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Best way to lap?

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ap673

Member
Joined
May 23, 2004
I've looked at quite a few lapping instructions and most of them are different in little ways. Does anyone know for sure the proper way to lap a heatsink? I've heard do cirles, back and forth, and the straight line then lift and repeat methods. Also what grit sizes are best for a good finish, 800-1500? And last, are you suppose to use soap to ease the friction?
 

tehnull

Member
Joined
Jul 8, 2003
Location
East Flat Rock, NC
I just got done lapping my heatsink. I started at some crap sandpaper looked to be about 100 grit then went up to 400 then 800 then 1500 then 2000 I went all directions except in a circular motion as that promotes roundness which is bad. I put my sandpaper on a clean piece of glass and then put about 4 ounces of water on it. I can now see my reflection perfectly in it after finishing it off with some silver polish. :cool: To me soaps sounds like a bad idea because it may break down the adhesive in the sand paper I could be wrong though. Water was plenty enough for me.
 

icesaber

Member
Joined
May 22, 2004
Location
Michigan
circles can leave a circular groove in which heat can be slowed. even though it might look completely mirrored, it never is, and the metal and the thermal compound have different rates of transfer.
back and forth can leave hook-shaped marks and scratches if you aren't careful. I've experiences things like this, and they're a pain in the axx to remove once they're there.
my best experiences have been with straight and lift. it leaves a straight line, and even if there are still microscopic grooves, they go the whole length of the sink and the heat can transfer in a linear fashion.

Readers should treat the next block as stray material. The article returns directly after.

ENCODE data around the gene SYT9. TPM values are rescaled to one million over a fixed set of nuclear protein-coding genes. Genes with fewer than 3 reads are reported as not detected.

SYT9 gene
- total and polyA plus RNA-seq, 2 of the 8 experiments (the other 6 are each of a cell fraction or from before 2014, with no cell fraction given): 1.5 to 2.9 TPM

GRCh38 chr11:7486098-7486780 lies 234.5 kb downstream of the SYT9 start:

as for soap, I've never attempted that. and as for grit, I use 1500 because that's what I had in the garage :) and it seems to do great for me...

I'm no expert, and I don't claim to be. what I've said is from my own experience, and anything anybody out there can add or correct is completely welcome :)
 

nosilverman

Member
Joined
Apr 14, 2003
Location
New York, NY!
tehnull said:
...I can now see my reflection perfectly in it after finishing it off with some silver polish.

I have heard that this may be a bad idea. The polish can leave some stuff in the microscopic groves in the metal that would be bad for your temps. After you get past 1000, you wont get much more by going higher.
 

Sean Lindstrom

Member
Joined
May 8, 2002
I do a final scrub with lots of plain water and a (nylon) toothbrush. This because I think microscopic bits of swarf (copper dust) may be lodged in the surface, though I have no proof of that.

***

One tip all the lapping how-tos miss is to be aware of how the heatsink, when flat, sticks to the abrasive (paper). When a heatsink rather stutters than slides across the wet paper that's a sure sign all is well. At this stage it either moves very stubbornly or, with less pressure, surfs on a thin layer of water. A danger here is that the paper may become so friendly with the heatsink it rather sticks to that than the surface plate. To prevent this the paper must either be backed with water or -better- glued down with spray adhesive.

***

I like to form the final cut by rotating the heatsink. There will be grooves in any case, and I guess concentric rings inhibit excessive loss of compound during operation.
 

Silversinksam

Moderator/ Silver Paste Taster©
Joined
Aug 8, 2001
Location
Sunshine State, USA
ap673 said:
I've looked at quite a few lapping instructions and most of them are different in little ways. Does anyone know for sure the proper way to lap a heatsink? I've heard do cirles, back and forth, and the straight line then lift and repeat methods. Also what grit sizes are best for a good finish, 800-1500? And last, are you suppose to use soap to ease the friction?


If you need lapping supplies, Dave over at EasyPcKits offers great prices and great service